Annual gifts are only one way to transfer wealth to your loved ones. There may be other effective tax and estate planning tools. Contact us before year end to discuss your options.
September 24, 2019
When is tax due on Series EE savings bonds?
You may have Series EE savings bonds that were bought many years ago. Perhaps you store them in a file cabinet or safe deposit box and rarely think about them. You may wonder how the interest you earn on EE bonds is taxed. And if they reach final maturity, you may need to take action to ensure there’s no loss of interest or unanticipated tax consequences.
Series EE Bonds dated May 2005 and after earn a fixed rate of interest. Bonds purchased between May 1997 and April 30, 2005, earn a variable market-based rate of return.
Paper Series EE bonds were sold at half their face value. For example, if you own a $50 bond, you paid $25 for it. The bond isn’t worth its face value until it has matured. (The U.S. Treasury Department no longer issues EE bonds in paper form.) Electronic Series EE Bonds are sold at face value and are worth their full value when available for redemption.
The minimum term of ownership is one year, but a penalty is imposed if the bond is redeemed in the first five years. The bonds earn interest for 30 years.
How they’re taxed
Series EE bonds don’t pay interest currently. Instead, the accrued interest is reflected in the redemption value of the bond. The U.S. Treasury issues tables showing the redemption values.
The interest on EE bonds isn’t taxed as it accrues unless the owner elects to have it taxed annually. If an election is made, all previously accrued but untaxed interest is also reported in the election year. In most cases, this election isn’t made so bond holders receive the benefits of tax deferral.
If the election to report the interest annually is made, it will apply to all bonds and for all future years. That is, the election cannot be made on a bond-by-bond or year-by-year basis. However, there’s a procedure under which the election can be canceled.
If the election isn’t made, all of the accrued interest is finally taxed when the bond is redeemed or otherwise disposed of (unless it was exchanged for a Series HH bond). The bond continues to accrue interest even after reaching its face value, but at “final maturity” (after 30 years) interest stops accruing and must be reported.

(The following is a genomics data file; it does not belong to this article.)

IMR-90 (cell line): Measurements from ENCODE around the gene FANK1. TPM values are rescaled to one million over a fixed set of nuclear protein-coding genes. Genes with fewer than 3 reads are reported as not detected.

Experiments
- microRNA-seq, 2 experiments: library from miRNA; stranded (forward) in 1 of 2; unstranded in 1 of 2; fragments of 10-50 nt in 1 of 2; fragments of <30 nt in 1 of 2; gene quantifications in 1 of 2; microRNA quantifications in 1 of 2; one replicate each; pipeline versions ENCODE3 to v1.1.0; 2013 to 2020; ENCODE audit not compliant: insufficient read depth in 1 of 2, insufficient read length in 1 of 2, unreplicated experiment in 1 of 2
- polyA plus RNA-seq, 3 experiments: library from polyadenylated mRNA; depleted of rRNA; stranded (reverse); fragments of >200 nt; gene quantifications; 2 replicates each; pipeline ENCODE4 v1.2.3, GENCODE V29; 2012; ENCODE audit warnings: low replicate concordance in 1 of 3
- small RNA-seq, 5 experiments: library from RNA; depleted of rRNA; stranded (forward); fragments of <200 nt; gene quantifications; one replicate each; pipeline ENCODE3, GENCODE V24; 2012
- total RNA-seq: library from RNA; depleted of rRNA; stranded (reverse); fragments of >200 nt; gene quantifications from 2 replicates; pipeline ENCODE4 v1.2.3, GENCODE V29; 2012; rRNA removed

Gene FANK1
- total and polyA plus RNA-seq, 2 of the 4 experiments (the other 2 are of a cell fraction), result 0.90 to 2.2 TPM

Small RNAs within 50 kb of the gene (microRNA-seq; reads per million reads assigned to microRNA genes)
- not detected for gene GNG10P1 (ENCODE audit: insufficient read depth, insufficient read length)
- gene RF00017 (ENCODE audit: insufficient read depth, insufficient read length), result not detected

Note: Interest on EE bonds isn’t subject to state income tax. And using the money for higher education may keep you from paying federal income tax on your interest.
Deferral won’t last forever
One of the principal reasons for buying EE bonds is the fact that interest can build up without having to currently report or pay tax on it. Unfortunately, the law doesn’t allow for this tax-free buildup to continue indefinitely. When the bonds reach final maturity, they stop earning interest.
Series EE bonds issued in January 1989 reached final maturity after 30 years, in January 2019. That means that not only have they stopped earning interest, but all of the accrued and as yet untaxed interest is taxable in 2019.
If you own EE bonds (paper or electronic), check the issue dates on your bonds. If they’re no longer earning interest, you probably want to redeem them and put the money into something more lucrative. Contact us if you have any questions about the taxability of savings bonds, including Series HH and Series I bonds.
September 17, 2019
Uncle Sam may provide relief from college costs on your tax return
We all know the cost of college is expensive. The latest figures from the College Board show that the average annual cost of tuition and fees was $10,230 for in-state students at public four-year universities — and $35,830 for students at private not-for-profit four-year institutions. These amounts don’t include room and board, books, supplies, transportation and other expenses that a student may incur.
Two tax credits
Fortunately, the federal government offers two sizable tax credits for higher education costs that you may be able to claim:
Basically, tuition, course materials and fees qualify for this credit. The credit is per eligible student and is subject to phaseouts based on modified adjusted gross income (MAGI). For 2019, the MAGI phaseout ranges are:
The Lifetime Learning credit can be applied to education beyond the first four years, and qualifying students may attend school less than half time. The student doesn’t even need to be part of a degree program. So, the credit works well for graduate studies and part-time students who take a qualifying course at a local college to improve job skills. It applies to tuition, fees and materials.
It’s also subject to phaseouts based on MAGI, however. For 2019, the MAGI phaseout ranges are:
Note: You can’t claim either the American Opportunity Credit or the Lifetime Learning Credit for the same student or for the same expense in the same year.
Credit for what you’ve paid
So which higher education tax credit is right for you? A number of factors need to be reviewed before determining the answer to that question. Contact us for more information about how to take advantage of tax-favored ways to save or pay for college.
September 10, 2019
2019 Q4 tax calendar: Key deadlines for businesses and other employers